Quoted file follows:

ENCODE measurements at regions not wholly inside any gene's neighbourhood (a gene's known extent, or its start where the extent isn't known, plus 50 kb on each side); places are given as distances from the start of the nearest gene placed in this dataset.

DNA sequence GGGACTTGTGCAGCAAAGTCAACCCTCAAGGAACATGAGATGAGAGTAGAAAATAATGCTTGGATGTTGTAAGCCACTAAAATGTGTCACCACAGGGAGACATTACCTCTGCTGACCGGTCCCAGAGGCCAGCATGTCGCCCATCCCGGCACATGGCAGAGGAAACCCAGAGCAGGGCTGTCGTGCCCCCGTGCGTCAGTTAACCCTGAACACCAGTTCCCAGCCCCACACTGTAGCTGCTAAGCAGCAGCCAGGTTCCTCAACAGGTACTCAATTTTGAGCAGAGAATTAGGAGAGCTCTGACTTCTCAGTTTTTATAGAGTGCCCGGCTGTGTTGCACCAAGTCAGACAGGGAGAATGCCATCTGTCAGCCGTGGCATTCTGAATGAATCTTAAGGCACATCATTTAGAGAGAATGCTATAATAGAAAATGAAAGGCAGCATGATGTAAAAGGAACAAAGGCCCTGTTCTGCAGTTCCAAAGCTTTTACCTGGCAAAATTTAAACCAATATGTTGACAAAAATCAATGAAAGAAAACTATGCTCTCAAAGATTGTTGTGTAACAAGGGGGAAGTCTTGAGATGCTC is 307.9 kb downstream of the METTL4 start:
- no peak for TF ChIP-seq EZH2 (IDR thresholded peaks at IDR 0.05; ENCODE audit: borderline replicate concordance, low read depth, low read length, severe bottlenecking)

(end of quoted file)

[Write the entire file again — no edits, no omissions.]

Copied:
ENCODE measurements at regions not wholly inside any gene's neighbourhood (a gene's known extent, or its start where the extent isn't known, plus 50 kb on each side); places are given as distances from the start of the nearest gene placed in this dataset.

DNA sequence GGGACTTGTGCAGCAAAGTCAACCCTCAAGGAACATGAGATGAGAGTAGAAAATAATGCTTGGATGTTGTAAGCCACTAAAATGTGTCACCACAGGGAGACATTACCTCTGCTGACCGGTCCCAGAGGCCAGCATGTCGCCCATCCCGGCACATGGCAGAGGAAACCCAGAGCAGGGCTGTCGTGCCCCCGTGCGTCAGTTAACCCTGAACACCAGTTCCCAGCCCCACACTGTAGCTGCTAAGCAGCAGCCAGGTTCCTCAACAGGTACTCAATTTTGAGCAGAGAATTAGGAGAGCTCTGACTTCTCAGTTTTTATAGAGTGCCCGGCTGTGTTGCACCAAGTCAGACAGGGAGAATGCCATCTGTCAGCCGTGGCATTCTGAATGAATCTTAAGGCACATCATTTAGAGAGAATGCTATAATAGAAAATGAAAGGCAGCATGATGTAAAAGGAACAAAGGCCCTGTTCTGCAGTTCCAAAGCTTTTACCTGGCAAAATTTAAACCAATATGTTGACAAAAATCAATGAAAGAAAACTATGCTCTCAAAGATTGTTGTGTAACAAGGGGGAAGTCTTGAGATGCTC is 307.9 kb downstream of the METTL4 start:
- no peak for TF ChIP-seq EZH2 (IDR thresholded peaks at IDR 0.05; ENCODE audit: borderline replicate concordance, low read depth, low read length, severe bottlenecking)